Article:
COVID-19 Letter to the Editor Volume 12, Issue 9 pp 7614—7618
Modified management mode for colorectal cancer during COVID-19 outbreak – a single-center experience
- 1 Department of General Surgery, Zhongshan Hospital, Fudan University, Shanghai, China
Received: February 25, 2020 Published: May 5, 2020https://doi.org/10.18632/aging.103099
How to Cite
Copyright © 2020 Zhu et al. This is an open-access article distributed under the terms of the Creative Commons Attribution License (CC BY 3.0), which permits unrestricted use, distribution, and reproduction in any medium, provided the original author and source are credited.
During the epidemic of COVID-19, the management model of colorectal cancer has to be changed at our center due to relatively limited medical resources. Outpatient visits are reduced under well protected after appointment, and rigorous investigation of epidemiological history and clinical symptoms are needed. We prefer a simple and convenient treatment regimen, which may also be postponed appropriately. Minimally invasive CRC surgery combined with a perioperative program of enhanced recovery after surgery should be recommended. We also focus on mental health treatments and healthy lifestyle education. In addition, routine follow-up can be moderately delayed. In total, adequate doctor-patient communication is also recommended throughout the treatment.
From the end of 2019, a war without gunpowder has begun in China. Novel coronavirus pneumonia (COVID-19) from Wuhan city has now spread to the whole country and even the world . The major routes of the coronavirus infection are the respiratory droplets, close contact transmission, and also when exposed to high concentrations of aerosol in a relatively closed environment for a long time . The incubation period of COVID-19 is up to 24 days. The most common symptoms were fever and cough, and some severe cases can quickly progress to acute respiratory distress syndrome . The Chinese government has initiated a first-level response to major public health emergencies, mobilized the whole country to fight against the epidemic, made comprehensive deployments, and implemented the strongest and strictest prevention and control measures. By the end of March, the epidemic situation has been under control across China. However, the pandemic of COVID-19 is global now.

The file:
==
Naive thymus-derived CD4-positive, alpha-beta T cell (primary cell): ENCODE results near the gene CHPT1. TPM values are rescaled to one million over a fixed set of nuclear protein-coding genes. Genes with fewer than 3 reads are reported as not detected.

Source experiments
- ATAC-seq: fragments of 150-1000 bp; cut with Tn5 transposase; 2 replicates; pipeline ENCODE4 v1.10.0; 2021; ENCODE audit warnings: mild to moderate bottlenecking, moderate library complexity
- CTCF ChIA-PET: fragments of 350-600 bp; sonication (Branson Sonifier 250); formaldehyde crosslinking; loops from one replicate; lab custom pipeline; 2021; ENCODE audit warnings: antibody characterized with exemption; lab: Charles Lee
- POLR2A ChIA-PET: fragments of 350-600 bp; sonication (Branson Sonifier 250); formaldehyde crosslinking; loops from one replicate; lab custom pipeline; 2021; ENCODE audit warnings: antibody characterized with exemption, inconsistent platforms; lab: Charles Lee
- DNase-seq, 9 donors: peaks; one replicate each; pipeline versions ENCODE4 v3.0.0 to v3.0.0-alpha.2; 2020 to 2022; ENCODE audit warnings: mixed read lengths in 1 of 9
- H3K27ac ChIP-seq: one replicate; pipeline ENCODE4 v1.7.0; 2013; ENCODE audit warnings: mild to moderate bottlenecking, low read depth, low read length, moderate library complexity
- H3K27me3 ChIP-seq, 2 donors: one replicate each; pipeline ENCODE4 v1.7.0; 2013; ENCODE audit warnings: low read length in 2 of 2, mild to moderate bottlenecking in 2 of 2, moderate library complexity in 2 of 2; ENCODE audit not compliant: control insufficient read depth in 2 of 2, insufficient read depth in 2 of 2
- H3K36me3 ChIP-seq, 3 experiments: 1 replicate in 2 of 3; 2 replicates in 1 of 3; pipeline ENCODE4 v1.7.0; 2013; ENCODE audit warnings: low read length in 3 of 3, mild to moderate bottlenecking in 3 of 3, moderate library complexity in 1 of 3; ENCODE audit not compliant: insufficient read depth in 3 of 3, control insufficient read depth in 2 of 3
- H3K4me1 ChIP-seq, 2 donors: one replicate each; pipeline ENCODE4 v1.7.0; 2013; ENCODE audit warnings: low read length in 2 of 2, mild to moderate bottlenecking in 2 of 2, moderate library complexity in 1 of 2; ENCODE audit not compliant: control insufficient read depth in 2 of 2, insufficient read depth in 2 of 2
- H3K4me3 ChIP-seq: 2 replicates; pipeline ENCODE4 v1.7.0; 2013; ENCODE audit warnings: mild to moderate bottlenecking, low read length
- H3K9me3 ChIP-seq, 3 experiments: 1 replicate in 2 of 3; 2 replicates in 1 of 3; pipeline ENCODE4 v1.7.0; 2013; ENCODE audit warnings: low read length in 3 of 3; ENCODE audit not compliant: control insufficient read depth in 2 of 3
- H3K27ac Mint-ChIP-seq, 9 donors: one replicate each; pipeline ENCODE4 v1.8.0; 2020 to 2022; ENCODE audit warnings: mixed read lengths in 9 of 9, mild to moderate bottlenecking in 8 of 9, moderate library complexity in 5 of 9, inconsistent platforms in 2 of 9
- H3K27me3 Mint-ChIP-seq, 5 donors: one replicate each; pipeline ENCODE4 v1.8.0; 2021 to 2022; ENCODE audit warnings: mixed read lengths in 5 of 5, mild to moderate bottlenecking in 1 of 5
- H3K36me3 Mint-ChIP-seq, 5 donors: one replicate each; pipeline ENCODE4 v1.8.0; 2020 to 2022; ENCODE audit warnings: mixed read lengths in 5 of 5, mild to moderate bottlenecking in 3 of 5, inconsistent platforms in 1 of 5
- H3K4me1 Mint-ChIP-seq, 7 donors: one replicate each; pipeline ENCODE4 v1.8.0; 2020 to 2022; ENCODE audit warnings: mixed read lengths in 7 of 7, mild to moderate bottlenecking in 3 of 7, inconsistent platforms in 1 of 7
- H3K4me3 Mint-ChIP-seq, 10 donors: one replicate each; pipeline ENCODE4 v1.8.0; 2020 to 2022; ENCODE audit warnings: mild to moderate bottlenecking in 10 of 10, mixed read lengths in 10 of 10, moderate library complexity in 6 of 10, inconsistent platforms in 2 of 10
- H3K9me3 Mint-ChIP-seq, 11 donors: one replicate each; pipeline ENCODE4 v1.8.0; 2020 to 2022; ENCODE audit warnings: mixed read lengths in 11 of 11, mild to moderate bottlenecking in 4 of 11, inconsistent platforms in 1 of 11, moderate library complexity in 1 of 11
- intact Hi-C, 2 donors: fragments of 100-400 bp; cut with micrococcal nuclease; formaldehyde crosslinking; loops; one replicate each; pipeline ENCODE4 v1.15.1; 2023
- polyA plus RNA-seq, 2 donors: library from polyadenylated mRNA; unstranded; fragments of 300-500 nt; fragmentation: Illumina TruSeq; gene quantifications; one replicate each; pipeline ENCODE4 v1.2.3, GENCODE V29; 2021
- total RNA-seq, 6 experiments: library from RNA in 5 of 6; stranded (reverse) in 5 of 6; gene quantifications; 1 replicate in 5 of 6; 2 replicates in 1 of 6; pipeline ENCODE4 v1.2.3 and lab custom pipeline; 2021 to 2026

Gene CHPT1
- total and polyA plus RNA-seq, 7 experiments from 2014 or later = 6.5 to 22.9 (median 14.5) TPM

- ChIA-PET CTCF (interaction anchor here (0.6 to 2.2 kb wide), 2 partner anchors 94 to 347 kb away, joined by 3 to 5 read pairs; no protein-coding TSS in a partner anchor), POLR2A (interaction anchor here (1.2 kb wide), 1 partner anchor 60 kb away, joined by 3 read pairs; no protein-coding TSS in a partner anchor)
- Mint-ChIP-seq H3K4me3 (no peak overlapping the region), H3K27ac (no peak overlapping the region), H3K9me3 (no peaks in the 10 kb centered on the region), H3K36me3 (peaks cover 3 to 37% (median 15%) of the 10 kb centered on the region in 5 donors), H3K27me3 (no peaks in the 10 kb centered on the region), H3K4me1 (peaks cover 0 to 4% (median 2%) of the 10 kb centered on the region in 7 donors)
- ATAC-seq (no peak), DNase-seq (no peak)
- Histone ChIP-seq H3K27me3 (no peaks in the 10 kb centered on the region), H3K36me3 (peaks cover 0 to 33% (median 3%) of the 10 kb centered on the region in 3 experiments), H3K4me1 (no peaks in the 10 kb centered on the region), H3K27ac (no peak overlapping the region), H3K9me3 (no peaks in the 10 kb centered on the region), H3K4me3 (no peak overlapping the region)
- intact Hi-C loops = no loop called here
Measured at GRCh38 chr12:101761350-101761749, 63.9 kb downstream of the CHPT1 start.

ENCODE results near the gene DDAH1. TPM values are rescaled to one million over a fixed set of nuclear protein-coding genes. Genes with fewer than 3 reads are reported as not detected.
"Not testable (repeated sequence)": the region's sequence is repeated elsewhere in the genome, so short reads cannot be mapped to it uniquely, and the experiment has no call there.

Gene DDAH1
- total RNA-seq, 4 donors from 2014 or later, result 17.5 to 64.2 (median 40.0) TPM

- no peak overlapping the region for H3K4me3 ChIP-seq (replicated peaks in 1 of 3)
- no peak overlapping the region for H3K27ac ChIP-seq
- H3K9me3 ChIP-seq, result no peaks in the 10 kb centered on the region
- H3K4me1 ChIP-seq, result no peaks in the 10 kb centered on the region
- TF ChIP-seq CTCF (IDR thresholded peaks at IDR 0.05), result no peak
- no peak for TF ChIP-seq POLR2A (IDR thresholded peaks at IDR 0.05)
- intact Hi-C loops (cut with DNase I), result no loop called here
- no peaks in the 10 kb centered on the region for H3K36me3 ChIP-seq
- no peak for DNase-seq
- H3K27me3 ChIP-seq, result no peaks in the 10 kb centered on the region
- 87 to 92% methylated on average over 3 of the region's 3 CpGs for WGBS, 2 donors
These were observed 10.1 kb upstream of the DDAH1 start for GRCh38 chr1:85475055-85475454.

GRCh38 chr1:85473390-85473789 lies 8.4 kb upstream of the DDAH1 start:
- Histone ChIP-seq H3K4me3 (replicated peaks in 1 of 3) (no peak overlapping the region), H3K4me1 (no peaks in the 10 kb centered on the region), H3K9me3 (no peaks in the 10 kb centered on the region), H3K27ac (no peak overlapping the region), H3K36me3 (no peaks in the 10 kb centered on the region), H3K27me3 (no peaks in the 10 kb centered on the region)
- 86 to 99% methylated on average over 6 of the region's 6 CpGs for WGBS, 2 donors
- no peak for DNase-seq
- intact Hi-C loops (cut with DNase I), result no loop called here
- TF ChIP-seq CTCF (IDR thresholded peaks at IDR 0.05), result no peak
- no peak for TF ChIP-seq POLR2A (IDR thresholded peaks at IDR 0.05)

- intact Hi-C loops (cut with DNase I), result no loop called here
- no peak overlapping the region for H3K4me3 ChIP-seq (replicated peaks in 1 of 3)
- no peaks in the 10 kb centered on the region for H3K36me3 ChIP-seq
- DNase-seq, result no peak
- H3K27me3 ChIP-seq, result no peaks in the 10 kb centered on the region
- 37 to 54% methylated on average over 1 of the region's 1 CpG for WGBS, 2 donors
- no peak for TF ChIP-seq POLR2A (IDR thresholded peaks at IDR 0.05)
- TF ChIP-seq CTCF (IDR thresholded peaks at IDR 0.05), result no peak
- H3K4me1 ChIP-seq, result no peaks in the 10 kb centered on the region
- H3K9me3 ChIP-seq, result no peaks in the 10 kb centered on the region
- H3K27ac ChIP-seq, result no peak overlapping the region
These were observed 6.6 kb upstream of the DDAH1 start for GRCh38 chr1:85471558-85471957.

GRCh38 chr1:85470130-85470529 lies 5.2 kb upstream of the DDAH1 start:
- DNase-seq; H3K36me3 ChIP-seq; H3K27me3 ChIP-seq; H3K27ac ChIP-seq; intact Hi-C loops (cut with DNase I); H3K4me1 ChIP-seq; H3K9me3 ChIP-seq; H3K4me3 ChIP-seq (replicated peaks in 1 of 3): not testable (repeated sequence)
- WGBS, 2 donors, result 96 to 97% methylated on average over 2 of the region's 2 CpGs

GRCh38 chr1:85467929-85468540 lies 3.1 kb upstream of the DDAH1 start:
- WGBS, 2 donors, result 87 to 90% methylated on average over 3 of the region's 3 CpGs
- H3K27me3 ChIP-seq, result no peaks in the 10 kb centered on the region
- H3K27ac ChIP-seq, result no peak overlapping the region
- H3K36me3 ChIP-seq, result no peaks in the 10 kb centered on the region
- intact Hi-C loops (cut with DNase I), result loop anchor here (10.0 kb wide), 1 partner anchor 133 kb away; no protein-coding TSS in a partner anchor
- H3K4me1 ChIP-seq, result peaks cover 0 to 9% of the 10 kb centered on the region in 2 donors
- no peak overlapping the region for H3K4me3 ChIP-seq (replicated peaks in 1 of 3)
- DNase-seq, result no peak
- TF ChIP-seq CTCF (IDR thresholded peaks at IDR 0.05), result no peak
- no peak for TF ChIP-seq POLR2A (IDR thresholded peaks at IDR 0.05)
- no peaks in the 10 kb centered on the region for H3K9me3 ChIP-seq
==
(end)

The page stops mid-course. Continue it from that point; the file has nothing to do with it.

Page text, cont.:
Colorectal cancer (CRC) is the malignancy with the fourth highest prevalence among females and fifth among males in China . CRC patients were generally in poor immunity and physical fitness, which are susceptible to COVID-19. A prospective cohort study has found that cancer patients were at higher risk of COVID-19 infection and had a worse prognosis than those without tumors .
During this particular period, most hospitals have suspended or postponed outpatient and elective surgery. Therefore, how to deal with CRC patients is challenging and essential. As follows, we introduce our single center's experience in the management of CRC patients during COVID-19 outbreak and present a series of issues of our clinical work (Table 1).
Table 1. Changes in clinical practice during COVID-19 outbreak.
|Escort||One at most|
|Protection||A medical surgical mask or a general medical mask at least|
|Screening||Check body temperature; Check for signs and symptoms; Epidemiological investigation|
|Treatment||Reduce infusion time; Long prescription policy|
|Non-surgical treatment||Adjuvant chemotherapy||Prefer simple and convenient regimen in principle; Continue the original regimen in principle|
|Neoadjuvant therapy||Prefer neoadjuvant chemotherapy alone; Expand neoadjuvant therapy indications for low to moderate locally advanced rectal cancer|
|mCRC patient||Develop, improve or change the regimen by online MDT clinics or Wechat group|
|Traditional Chinese Medicine||Follow the physicians' advice|
|Surgery||Before surgery||A comprehensive examination to exclude COVID-19|
|Surgery procedures||Prefer minimally invasive surgery plus ERAS program; Not recommend colorectal and liver resection simultaneously; Postpone surgery where condition permits|
|Daily life||Mental health; Healthy lifestyle|
|Follow up||Postpone review time appropriately; The principle of proximity hospital; Online follow-up|